Well, we are three plus months into this disaster and we have no positive sign that things are going to get better any time soon. My hopes for a Christmas miracle appear to have been dashed as the NHL and the players’ union have still not attempted opening up a new line of dialogue since the sudden break down of events of December 13th. This complete farce of a lockout has found a lot of us fans aiming the focus of our rage at the head of the NHL, Gary Bettman. During the latest breakdown Bettman was asked how he felt about the current state of the lockout. “It’s absolutely something that torments me.” he offered. (You could imagine the number of rolled eyes, directed expletives, and creative hand gestures that were pointed at televisions all over North America.)
I am not exactly Bettman’s #1 fan, but I have heard he has a couple of fans out there. Granted, most of them are owners or are working in some capacity for a club’s ownership. “He’s brilliant. He’s mastered the breadth of the industry, and it’s a broad industry, with lots of detail,” said Toronto Maple Leafs General Manager Brian Burke. Burke had the post currently being held by Bill Daly from 1993 to 1998. He communicates wonderfully with the owners. That’s a big part of his job. He’s probably on the phone with 10 different owners every day. He was very fair when I worked for him. A born teacher.”
I often have to remind myself that Bettman does receive his marching orders from the owners, and it his attempts to carry out their will which has led us to this point. While Bettman has been the focal point for our anger,(although our own Jeremy Jacobs is doing his best to match the commissioner) he has been doing his job.
Bettman’s first day on the job was February 1st, 1993. His first press conference gave hockey fans a taste of what was coming. “I don’t think I have to be a hockey guy. I wasn’t hired to be a general manager. I certainly wasn’t hired to be a coach, and certainly not as a player.” When Bettman took over as NHL commissioner, the NHL’s revenues were under half a billion dollars(US). The NHL had a passionate fan base, but it had limited television and national coverage(like major league soccer does today). Bettman(regardless of my personal feelings) brought the NHL into the national consciousness. He made several deals with the major networks that brought the NHL into people’s lives.(Mine amongst them.)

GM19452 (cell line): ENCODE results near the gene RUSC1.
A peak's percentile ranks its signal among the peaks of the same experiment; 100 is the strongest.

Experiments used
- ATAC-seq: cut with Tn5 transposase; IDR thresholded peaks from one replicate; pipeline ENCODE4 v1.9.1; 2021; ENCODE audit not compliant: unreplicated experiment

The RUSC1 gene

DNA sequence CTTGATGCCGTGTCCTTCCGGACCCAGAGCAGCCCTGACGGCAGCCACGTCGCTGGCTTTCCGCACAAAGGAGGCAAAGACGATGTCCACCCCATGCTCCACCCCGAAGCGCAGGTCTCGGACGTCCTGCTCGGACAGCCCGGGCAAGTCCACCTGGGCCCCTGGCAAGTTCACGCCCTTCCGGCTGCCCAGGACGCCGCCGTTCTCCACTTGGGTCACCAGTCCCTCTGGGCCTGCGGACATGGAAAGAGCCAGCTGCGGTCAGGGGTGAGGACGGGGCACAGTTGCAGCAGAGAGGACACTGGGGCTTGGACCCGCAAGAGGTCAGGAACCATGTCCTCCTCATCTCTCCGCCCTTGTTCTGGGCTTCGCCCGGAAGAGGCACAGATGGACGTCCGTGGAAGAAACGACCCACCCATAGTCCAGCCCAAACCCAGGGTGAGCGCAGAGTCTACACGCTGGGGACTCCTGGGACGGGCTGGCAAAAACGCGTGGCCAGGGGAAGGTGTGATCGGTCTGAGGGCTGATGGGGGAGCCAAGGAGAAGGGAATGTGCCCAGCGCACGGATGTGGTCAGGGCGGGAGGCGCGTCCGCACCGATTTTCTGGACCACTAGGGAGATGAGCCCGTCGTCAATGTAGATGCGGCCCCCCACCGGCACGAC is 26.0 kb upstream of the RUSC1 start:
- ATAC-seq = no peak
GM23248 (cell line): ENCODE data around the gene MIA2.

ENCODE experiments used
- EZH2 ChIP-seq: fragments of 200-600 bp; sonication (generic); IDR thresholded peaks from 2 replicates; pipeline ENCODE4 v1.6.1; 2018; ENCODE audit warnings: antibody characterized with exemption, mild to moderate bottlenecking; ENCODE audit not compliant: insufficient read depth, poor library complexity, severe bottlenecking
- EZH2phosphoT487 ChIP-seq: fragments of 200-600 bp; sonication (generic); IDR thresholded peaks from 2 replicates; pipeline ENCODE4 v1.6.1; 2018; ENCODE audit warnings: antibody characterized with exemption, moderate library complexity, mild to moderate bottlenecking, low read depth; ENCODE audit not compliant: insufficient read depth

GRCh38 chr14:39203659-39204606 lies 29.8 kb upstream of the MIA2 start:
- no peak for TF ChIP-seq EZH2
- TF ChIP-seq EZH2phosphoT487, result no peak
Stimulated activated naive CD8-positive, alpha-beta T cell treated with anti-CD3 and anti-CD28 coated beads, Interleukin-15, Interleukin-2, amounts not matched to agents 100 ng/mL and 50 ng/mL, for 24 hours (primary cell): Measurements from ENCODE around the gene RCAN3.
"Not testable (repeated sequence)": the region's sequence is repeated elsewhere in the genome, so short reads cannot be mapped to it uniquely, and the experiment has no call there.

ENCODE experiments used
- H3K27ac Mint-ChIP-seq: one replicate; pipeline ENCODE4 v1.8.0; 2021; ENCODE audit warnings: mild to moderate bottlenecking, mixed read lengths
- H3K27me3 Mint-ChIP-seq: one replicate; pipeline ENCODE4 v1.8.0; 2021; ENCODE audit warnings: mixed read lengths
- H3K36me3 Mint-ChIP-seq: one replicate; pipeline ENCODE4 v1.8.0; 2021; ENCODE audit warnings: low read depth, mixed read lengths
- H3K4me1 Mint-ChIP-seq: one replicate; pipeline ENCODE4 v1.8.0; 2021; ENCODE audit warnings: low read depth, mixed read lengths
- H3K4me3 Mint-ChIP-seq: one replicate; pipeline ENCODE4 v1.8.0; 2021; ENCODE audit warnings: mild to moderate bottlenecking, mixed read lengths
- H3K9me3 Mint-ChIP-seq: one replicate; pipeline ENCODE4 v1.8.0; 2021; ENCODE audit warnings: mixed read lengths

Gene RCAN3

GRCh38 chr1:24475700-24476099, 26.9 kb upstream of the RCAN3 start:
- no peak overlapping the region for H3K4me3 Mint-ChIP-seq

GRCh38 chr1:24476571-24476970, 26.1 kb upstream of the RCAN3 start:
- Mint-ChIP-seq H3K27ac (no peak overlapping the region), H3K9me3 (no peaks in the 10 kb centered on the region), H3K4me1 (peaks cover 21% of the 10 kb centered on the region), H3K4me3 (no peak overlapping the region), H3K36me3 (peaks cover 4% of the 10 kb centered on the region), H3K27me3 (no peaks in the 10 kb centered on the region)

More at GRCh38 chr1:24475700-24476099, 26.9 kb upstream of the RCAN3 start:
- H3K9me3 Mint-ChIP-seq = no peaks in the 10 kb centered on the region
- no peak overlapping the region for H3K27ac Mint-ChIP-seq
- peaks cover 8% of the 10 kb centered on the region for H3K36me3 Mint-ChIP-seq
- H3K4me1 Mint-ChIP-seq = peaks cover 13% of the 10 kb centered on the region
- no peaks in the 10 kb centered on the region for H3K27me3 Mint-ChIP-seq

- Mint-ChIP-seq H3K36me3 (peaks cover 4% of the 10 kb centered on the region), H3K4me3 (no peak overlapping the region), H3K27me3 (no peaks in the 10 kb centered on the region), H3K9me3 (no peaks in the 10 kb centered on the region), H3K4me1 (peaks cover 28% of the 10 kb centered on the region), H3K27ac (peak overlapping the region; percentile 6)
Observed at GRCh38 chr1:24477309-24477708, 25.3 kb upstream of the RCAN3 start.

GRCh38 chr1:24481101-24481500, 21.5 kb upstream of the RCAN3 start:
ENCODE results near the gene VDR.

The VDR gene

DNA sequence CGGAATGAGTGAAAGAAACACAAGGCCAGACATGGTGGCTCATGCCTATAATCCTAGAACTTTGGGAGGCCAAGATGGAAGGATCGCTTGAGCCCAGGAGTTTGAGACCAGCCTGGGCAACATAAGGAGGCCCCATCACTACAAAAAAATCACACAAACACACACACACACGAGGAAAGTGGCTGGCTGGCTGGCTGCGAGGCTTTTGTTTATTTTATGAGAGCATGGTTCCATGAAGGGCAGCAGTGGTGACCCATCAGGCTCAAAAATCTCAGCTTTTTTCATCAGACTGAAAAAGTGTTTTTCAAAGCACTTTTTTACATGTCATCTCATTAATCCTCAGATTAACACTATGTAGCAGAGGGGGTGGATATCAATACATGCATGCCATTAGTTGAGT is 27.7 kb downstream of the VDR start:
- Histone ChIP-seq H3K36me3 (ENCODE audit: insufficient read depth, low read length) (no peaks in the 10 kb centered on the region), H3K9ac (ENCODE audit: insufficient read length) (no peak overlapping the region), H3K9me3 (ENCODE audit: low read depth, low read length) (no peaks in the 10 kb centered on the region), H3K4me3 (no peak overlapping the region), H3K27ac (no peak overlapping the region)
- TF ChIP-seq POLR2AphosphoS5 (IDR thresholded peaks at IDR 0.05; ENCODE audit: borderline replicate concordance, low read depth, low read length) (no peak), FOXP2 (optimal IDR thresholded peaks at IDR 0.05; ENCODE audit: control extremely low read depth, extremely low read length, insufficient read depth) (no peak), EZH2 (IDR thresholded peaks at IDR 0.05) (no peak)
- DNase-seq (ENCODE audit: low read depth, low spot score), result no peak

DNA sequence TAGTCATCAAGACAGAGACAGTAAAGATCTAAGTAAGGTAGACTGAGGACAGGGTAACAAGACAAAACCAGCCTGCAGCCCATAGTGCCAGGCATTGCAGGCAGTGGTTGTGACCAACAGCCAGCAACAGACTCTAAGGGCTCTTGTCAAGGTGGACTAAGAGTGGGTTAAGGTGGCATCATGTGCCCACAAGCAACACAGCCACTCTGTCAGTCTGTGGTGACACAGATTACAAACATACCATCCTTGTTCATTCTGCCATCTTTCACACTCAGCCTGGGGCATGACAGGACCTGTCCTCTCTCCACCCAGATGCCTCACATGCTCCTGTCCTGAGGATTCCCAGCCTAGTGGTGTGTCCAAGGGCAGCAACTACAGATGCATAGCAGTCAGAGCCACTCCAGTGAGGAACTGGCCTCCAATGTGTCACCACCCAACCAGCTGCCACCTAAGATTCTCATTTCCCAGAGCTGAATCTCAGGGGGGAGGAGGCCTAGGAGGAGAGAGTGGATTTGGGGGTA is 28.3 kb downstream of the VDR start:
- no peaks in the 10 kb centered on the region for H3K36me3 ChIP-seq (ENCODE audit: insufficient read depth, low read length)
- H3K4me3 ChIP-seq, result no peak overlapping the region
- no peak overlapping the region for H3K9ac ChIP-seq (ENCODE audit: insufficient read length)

He has been one of the primary forces to increase NHL revenues by over 600% in the last twenty years. However, as the face of the owners in this lockout, he has been vilified by the fan base. American hockey fans do not like Bettman, but from what I’ve seen on Twitter, Facebook, and other social media sites the Canadian fan base want to burn him in effigy. (Some Canadians I know have stated they’re willing to fore go the proxy, and try to cook the genuine article.)
He still has defenders though. “I wish Gary was perceived more fairly than he is in Canada because he’s a great guy, a brilliant guy, and he’s really been good for our league,” offered Burke in the defense of Bettman. “You have to look at the metrics of this league from when Gary took over to where we are now, and he’s been a marvelous commissioner.” His former boss, NBA commissioner David Stern has also commented on the level of vitriol Bettman has absorbed during his tenure. “He handles it as well as anyone possibly could. He understands that comes with the job, as we all do….That’s why it’s important that you believe in what you’re doing and have the support of your owners and you know that’s what they expect you to do.”
It was Bettman’s call that brought hockey to the Sun Belt with very mixed results. He currently holds the vote for the Phoenix Coyotes as proxy as there is still no permanent owner. (Personally, I think it’s a conflict of interest, but someone needs to vote for them.) It was his staunch defense of a team that was hemorrhaging cash that led them to receivership. For all the the blunders made in Phoenix, Bettman did make some positive corrections in the Sun Belt. The Atlanta Thrashers were another Sun Belt club that was suffering losses and poor turnout. Bettman was crucial to help facilitate the club’s move back to Canada, and brought the Winnipeg Jets back from the dead. The Dallas Stars (formerly the Minnesota North Stars) were also part of Bettman’s legacy.
Bettman feels bad about the lockout, we feel bad about the lockout, and so do the players. As for the owners, it’s a crap shoot. Some of them want the game back, and are willing to negotiate. As I said earlier, Bettman isn’t one of my favorites. However, we do need to look at him in the the total light of what he has done over the depth of his career here. While I can’t thank him for this current mess, we do need to thank him for making the NHL part of the national milieu for professional sports.
I still feel a little soiled defending him though.